Hey Guys and Dolls,
I have to say first off I avoided writing this blogpost because it was such a snarled mess of crap in my head, and it’s taken me a while to work though. I’ve tried separating my emotions from the equation but found that I can rationalize either side with logic, so essentially this boils down to how I feel. My opinions on this still a bit tangle-y and I’m sure this post will be rather informal and ramble-y, so just bear with me. Consider yourself warned- this post is LOOONG!
This blog post has been edited from it’s original version to clear up some confusion.
This is a SUPER honest blogpost, nothing held back, and while you might not agree with what I have to say, please be respectful. I’m not a vegan or a vegetarian. I will not discuss that. This post is about animal testing for cosmetic products, how I define cruelty-free, and where I draw the line in terms of what I will buy and promote.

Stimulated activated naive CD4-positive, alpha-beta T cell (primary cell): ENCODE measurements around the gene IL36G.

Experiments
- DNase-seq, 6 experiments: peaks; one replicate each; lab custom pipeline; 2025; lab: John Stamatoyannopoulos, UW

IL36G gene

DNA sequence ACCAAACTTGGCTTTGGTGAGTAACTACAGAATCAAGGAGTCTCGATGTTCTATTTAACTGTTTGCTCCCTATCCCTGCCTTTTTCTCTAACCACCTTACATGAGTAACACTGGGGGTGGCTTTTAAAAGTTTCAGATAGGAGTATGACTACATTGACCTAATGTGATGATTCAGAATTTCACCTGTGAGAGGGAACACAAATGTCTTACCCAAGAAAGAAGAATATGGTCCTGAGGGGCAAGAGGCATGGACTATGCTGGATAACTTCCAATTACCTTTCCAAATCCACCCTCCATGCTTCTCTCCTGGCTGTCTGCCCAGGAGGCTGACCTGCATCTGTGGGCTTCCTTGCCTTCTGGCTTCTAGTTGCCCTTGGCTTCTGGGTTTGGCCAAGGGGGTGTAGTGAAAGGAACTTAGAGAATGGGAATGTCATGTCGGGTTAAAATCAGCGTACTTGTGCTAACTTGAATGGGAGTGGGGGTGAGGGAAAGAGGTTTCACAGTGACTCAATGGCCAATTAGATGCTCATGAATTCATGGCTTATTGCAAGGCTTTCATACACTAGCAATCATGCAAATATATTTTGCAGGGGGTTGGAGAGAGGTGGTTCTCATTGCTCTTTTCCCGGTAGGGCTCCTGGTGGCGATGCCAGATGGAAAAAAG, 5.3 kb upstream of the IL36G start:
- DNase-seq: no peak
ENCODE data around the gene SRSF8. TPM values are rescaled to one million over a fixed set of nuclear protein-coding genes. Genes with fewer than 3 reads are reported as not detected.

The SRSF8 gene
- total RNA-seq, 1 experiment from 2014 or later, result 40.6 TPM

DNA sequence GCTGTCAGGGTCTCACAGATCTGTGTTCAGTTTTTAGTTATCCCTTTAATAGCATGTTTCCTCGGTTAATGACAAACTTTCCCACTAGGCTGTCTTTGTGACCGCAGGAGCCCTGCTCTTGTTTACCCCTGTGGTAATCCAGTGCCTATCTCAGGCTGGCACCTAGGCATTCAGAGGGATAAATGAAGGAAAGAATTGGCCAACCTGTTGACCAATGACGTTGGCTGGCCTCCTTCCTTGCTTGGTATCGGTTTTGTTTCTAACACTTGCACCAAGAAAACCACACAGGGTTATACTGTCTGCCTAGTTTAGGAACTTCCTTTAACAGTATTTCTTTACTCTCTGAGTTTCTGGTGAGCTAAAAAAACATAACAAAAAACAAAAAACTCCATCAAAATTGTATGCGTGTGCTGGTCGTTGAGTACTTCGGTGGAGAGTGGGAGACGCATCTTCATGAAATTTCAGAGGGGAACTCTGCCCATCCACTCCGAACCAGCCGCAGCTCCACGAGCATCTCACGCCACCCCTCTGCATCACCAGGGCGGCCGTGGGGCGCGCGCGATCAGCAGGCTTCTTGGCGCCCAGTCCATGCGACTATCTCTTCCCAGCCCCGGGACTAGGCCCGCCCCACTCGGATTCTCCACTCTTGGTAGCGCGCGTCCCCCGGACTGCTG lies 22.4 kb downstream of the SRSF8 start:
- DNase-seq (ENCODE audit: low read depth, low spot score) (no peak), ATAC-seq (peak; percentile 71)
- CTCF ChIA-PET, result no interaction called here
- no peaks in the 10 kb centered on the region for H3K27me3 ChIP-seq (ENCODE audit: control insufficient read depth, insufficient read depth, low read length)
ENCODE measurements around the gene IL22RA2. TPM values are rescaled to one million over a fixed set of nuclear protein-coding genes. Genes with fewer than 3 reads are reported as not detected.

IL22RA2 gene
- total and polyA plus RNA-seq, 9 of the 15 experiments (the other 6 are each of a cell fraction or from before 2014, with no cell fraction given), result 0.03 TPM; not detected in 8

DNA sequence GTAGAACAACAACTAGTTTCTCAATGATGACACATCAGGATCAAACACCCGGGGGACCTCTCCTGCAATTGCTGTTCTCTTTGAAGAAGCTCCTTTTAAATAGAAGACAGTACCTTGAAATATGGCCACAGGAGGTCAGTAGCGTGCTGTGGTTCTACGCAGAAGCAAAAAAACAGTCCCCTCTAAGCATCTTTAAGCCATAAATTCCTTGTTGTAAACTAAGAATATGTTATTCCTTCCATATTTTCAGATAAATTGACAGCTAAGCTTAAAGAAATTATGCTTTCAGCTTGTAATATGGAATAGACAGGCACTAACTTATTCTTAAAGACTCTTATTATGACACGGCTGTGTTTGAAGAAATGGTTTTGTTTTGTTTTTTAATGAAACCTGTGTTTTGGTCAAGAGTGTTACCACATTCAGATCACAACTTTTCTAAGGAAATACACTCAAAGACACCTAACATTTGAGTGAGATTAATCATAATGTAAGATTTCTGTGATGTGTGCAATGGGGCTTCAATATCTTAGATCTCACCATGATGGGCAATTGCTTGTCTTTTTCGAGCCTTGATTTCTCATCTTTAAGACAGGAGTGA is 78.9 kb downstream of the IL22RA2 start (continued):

Let’s start chronologically, because that seems to help me organize my thoughts. Several years ago I learned that some cosmetic companies tested either ingredients and/or finished products on animals, but there were also companies who did not, including some of my favorite brands like MAC, Urban Decay, NYX etc and brands I grew up on like AVON. I was appalled that companies would continue to test their products on animals when it seemed clear to me that it was not necessary since alternative testing methods were available. I think we can all agree that testing on animals for makeup is a cruel and outdated practice- and even if you’re not emotionally swayed by animal suffering, testing on an animals isn’t the same as human tissue! I decided to only buy from the “good” companies, and eventually phased out all use of brands who tested on animals or whose parent company tested. Thankfully a lot of my favorite brands were cruelty free, and the things I had to giveup I was able to find replacements for. I felt very good about my decision thinking it was a very obvious black and white issue. But overtime I realized that it’s not a black and white issue.